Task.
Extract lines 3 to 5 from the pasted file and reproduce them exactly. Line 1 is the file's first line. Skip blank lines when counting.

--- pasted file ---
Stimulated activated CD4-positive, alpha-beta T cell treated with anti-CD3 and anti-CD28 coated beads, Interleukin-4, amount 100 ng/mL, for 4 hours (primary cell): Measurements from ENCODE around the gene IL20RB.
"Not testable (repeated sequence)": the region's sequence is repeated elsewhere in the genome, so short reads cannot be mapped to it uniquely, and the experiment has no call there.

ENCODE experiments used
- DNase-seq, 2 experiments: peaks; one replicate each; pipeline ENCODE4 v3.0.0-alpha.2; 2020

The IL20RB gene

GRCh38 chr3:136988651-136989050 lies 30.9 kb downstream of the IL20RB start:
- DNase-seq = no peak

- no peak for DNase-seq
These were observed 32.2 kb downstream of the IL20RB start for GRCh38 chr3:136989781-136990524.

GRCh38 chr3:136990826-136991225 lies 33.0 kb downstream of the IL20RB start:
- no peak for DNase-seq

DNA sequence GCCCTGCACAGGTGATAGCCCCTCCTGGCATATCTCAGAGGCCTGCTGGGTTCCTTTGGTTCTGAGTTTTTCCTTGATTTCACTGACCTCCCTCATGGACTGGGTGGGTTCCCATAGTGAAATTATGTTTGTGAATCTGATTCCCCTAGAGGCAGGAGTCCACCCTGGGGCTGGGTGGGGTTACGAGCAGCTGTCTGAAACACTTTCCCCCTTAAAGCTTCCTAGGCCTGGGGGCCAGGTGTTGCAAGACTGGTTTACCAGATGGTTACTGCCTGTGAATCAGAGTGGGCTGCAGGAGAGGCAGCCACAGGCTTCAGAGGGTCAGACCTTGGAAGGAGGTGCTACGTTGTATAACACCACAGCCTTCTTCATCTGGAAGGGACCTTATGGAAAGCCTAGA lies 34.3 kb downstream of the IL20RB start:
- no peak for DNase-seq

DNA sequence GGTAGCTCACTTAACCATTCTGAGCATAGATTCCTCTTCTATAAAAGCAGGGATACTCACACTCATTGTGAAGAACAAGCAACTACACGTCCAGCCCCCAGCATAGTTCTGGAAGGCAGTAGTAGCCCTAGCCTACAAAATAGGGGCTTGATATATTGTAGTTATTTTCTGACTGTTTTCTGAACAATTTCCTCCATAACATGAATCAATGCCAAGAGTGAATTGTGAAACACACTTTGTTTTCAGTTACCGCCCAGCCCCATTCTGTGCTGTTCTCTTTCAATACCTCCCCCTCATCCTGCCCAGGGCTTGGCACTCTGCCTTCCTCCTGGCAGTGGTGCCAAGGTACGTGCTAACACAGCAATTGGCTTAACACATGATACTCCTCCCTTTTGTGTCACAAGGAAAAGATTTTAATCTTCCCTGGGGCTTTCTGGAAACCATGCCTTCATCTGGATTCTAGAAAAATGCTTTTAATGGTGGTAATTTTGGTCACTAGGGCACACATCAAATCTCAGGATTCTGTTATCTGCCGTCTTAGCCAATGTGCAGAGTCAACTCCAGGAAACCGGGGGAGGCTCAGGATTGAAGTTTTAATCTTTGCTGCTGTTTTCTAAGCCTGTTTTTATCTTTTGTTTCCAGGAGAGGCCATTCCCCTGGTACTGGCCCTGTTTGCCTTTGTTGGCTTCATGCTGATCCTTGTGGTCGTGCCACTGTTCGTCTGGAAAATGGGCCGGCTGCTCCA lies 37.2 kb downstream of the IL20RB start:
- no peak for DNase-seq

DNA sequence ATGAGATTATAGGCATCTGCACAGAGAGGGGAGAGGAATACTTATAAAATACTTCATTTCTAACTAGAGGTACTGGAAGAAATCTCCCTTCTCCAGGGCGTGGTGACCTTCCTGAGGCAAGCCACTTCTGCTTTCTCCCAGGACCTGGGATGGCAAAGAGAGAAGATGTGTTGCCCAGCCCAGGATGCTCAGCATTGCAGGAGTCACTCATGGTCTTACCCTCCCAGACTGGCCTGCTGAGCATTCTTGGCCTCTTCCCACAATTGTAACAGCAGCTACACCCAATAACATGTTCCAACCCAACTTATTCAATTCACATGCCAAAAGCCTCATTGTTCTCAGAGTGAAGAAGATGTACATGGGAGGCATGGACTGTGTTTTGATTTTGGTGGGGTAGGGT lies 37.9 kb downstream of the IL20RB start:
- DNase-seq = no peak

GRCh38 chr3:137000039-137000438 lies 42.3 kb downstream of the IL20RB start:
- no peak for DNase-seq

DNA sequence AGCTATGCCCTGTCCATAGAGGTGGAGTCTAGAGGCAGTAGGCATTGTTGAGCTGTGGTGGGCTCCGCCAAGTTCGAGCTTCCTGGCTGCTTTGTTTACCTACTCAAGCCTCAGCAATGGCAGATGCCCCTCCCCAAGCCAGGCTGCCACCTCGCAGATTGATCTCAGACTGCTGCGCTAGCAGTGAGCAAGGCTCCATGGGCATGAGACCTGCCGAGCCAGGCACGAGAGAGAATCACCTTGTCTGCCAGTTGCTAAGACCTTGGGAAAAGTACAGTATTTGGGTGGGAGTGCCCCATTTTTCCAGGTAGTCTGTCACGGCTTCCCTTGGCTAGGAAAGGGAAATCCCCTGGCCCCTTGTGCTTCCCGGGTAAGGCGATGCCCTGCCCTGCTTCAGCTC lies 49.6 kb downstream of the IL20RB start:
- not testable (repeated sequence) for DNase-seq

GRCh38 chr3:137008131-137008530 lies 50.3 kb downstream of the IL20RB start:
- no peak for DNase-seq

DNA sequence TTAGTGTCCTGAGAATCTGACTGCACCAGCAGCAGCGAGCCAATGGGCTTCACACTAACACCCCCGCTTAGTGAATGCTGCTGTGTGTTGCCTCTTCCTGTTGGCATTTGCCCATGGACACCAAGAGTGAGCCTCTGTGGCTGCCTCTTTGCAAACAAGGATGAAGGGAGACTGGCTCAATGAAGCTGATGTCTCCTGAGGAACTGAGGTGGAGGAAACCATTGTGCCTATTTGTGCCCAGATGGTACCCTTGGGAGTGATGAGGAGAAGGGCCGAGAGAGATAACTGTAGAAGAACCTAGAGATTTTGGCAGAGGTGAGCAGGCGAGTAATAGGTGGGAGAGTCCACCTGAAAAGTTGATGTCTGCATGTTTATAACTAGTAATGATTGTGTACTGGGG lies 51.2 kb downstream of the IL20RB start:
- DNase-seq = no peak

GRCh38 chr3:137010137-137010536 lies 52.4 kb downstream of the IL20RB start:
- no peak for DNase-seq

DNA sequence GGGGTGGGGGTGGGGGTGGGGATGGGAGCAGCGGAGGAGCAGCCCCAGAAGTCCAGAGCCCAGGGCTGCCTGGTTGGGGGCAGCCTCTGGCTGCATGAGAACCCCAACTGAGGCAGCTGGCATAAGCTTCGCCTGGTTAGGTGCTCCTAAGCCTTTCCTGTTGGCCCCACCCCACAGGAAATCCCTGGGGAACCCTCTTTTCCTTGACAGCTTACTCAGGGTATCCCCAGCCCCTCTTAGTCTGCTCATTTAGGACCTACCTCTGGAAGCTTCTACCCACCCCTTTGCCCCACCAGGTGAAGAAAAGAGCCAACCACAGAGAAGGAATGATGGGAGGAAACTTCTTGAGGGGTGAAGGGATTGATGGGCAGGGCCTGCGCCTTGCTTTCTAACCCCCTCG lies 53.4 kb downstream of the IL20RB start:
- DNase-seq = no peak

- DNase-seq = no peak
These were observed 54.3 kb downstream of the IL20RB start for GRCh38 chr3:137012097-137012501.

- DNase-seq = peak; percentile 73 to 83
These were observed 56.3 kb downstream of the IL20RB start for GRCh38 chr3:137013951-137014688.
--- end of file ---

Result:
ENCODE experiments used
- DNase-seq, 2 experiments: peaks; one replicate each; pipeline ENCODE4 v3.0.0-alpha.2; 2020

The IL20RB gene